THE NEW FACE OF THE CUSTOMER EXPERIENCE
Within the next three years, insurance customers may spend as much time engaged with AI as talking to company employees or agents. Advice will remain a pillar of the client relationship for many insurers, especially for life products, but it will be offered as a combination of algorithm-based automation and person-to-person interaction.
Customers will base their opinions of and interest in a company on the company’s AI, just as they judge by their experiences with human employees. Yet the benefits insurers may gain are immense. Instead of interacting with only one person at a time like a human representative, an AI system can interact with an infinite number of people at once.
AI-supported relationships can exist and grow across interfaces and communication styles: text-based chats, spoken conversations, gestures, or even virtual reality. People can choose how much and what kind of interaction they want to have with the company at any given time. Not only can AI maintain a consistent brand experience through every interaction; it can also use learning capabilities to tailor that experience to each individual, and evolve the experience to react to any new product or strategy the enterprise wants to implement.
What’s more, many insurance customers are already prepared to buy and seek service and advice from AI. Accenture research indicates that 74 percent of insurance customers are willing to receive computergenerated advice about the type of insurance coverage to purchase.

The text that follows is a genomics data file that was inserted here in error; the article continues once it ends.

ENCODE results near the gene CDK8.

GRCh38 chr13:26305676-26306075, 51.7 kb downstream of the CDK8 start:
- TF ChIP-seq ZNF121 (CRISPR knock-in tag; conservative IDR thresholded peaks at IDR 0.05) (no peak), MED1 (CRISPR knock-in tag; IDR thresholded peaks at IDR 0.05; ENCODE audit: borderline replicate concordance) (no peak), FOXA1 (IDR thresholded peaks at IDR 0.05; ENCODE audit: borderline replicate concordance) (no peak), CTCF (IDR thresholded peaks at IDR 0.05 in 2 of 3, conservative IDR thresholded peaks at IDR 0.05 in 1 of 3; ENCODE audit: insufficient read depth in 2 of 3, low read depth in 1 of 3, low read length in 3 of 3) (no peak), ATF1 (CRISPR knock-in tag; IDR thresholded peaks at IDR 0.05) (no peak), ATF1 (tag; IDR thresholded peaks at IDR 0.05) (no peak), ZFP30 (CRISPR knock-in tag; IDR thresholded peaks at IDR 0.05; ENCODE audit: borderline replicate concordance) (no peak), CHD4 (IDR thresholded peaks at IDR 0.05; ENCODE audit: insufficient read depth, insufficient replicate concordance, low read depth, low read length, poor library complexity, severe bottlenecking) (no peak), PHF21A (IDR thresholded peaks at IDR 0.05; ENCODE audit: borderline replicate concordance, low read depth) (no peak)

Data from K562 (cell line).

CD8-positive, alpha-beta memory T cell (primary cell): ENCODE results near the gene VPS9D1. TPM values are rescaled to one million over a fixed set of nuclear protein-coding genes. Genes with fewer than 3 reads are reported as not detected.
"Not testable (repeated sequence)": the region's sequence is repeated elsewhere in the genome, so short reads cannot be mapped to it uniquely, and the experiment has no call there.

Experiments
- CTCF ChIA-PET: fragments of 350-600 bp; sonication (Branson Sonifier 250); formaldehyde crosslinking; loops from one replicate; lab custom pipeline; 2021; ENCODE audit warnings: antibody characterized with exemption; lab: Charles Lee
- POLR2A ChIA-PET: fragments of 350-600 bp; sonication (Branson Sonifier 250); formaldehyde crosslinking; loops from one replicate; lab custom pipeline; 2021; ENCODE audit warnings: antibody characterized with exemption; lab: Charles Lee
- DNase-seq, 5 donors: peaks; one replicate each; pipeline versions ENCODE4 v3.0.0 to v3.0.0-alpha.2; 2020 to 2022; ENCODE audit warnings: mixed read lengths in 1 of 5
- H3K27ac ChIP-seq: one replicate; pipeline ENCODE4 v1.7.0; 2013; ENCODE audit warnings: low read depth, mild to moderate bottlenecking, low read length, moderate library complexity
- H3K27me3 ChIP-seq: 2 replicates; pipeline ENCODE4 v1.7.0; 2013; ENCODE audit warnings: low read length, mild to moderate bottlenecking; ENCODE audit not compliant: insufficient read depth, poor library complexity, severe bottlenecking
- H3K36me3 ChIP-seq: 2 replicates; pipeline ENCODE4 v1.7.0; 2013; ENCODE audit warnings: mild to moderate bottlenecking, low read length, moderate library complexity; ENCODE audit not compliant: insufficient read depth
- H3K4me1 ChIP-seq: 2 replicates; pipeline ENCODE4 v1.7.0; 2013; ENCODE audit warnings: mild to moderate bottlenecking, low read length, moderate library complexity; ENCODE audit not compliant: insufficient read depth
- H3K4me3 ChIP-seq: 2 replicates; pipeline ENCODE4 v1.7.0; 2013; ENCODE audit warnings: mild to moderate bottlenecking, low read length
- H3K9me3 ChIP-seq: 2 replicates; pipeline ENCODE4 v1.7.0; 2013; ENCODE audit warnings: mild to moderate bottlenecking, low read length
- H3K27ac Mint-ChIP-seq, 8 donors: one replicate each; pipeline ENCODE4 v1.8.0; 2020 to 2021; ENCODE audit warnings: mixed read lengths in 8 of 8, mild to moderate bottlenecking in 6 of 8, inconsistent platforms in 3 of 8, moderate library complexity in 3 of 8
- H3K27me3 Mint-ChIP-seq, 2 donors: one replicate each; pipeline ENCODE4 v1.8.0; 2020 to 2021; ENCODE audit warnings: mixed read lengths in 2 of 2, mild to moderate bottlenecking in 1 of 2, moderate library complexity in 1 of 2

75% of insurance executives believe AI will transform or bring significant change to the industry over the next three years.
To bring to life the promise of AI across an interface, businesses must redesign their existing systems to support its features and technical dependencies. That means developing AI capabilities within UX/UI teams, and training them to take advantage of existing AI toolkits. It also means changes to business processes and infrastructure.
Insurers will need to develop the necessary connections between systems and interfaces and then between different points of interaction. Robust sets of data are needed from every channel—not only initially to train the AI to interact with customers and employees, but also for it to continuously learn how those interactions should evolve over a lifetime.
AI-enabled interactions are ushering in an era of disappearing technology. Deploy AI well across company interfaces, and customers no longer need to understand complicated technology to use it: they can simply talk to, gesture at, or touch the AI that controls it. Put simply, invisible technology gets more use.
83% of insurance executives agree AI will accelerate technology adoption throughout their organization.